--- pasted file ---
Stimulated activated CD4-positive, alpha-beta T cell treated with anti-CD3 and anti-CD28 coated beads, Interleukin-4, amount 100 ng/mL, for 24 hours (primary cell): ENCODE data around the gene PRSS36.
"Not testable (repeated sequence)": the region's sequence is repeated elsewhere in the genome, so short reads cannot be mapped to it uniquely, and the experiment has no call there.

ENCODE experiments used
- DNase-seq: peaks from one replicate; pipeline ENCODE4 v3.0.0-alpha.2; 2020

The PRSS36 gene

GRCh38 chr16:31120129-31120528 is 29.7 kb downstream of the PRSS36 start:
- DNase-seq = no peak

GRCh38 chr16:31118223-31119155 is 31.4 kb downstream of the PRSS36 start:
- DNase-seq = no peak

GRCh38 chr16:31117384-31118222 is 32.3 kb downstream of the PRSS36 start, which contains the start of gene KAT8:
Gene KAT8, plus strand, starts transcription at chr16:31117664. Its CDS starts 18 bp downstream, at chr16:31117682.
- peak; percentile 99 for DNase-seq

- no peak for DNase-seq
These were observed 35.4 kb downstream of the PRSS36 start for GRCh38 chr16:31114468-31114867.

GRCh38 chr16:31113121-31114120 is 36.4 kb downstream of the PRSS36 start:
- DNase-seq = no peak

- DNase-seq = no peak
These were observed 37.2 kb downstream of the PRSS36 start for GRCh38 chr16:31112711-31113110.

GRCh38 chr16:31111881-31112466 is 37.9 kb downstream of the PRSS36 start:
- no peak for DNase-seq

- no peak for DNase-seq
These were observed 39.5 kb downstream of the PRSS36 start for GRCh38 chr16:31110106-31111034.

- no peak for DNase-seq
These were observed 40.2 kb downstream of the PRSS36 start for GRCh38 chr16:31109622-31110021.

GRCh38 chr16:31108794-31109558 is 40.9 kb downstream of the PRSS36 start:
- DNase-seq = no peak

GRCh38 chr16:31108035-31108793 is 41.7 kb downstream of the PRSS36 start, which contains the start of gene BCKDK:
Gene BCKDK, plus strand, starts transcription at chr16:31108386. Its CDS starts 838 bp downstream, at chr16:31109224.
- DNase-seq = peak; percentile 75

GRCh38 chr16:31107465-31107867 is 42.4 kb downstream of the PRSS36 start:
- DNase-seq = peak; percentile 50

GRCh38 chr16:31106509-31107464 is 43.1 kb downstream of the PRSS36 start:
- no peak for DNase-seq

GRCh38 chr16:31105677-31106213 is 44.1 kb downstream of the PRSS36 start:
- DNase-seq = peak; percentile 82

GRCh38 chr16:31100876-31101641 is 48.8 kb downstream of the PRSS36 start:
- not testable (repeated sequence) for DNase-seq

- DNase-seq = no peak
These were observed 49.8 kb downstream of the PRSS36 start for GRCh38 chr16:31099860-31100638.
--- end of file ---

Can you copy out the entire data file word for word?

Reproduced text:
Stimulated activated CD4-positive, alpha-beta T cell treated with anti-CD3 and anti-CD28 coated beads, Interleukin-4, amount 100 ng/mL, for 24 hours (primary cell): ENCODE data around the gene PRSS36.
"Not testable (repeated sequence)": the region's sequence is repeated elsewhere in the genome, so short reads cannot be mapped to it uniquely, and the experiment has no call there.

ENCODE experiments used
- DNase-seq: peaks from one replicate; pipeline ENCODE4 v3.0.0-alpha.2; 2020

The PRSS36 gene

GRCh38 chr16:31120129-31120528 is 29.7 kb downstream of the PRSS36 start:
- DNase-seq = no peak

GRCh38 chr16:31118223-31119155 is 31.4 kb downstream of the PRSS36 start:
- DNase-seq = no peak

GRCh38 chr16:31117384-31118222 is 32.3 kb downstream of the PRSS36 start, which contains the start of gene KAT8:
Gene KAT8, plus strand, starts transcription at chr16:31117664. Its CDS starts 18 bp downstream, at chr16:31117682.
- peak; percentile 99 for DNase-seq

- no peak for DNase-seq
These were observed 35.4 kb downstream of the PRSS36 start for GRCh38 chr16:31114468-31114867.

GRCh38 chr16:31113121-31114120 is 36.4 kb downstream of the PRSS36 start:
- DNase-seq = no peak

- DNase-seq = no peak
These were observed 37.2 kb downstream of the PRSS36 start for GRCh38 chr16:31112711-31113110.

GRCh38 chr16:31111881-31112466 is 37.9 kb downstream of the PRSS36 start:
- no peak for DNase-seq

- no peak for DNase-seq
These were observed 39.5 kb downstream of the PRSS36 start for GRCh38 chr16:31110106-31111034.

- no peak for DNase-seq
These were observed 40.2 kb downstream of the PRSS36 start for GRCh38 chr16:31109622-31110021.

GRCh38 chr16:31108794-31109558 is 40.9 kb downstream of the PRSS36 start:
- DNase-seq = no peak

GRCh38 chr16:31108035-31108793 is 41.7 kb downstream of the PRSS36 start, which contains the start of gene BCKDK:
Gene BCKDK, plus strand, starts transcription at chr16:31108386. Its CDS starts 838 bp downstream, at chr16:31109224.
- DNase-seq = peak; percentile 75

GRCh38 chr16:31107465-31107867 is 42.4 kb downstream of the PRSS36 start:
- DNase-seq = peak; percentile 50

GRCh38 chr16:31106509-31107464 is 43.1 kb downstream of the PRSS36 start:
- no peak for DNase-seq

GRCh38 chr16:31105677-31106213 is 44.1 kb downstream of the PRSS36 start:
- DNase-seq = peak; percentile 82

GRCh38 chr16:31100876-31101641 is 48.8 kb downstream of the PRSS36 start:
- not testable (repeated sequence) for DNase-seq

- DNase-seq = no peak
These were observed 49.8 kb downstream of the PRSS36 start for GRCh38 chr16:31099860-31100638.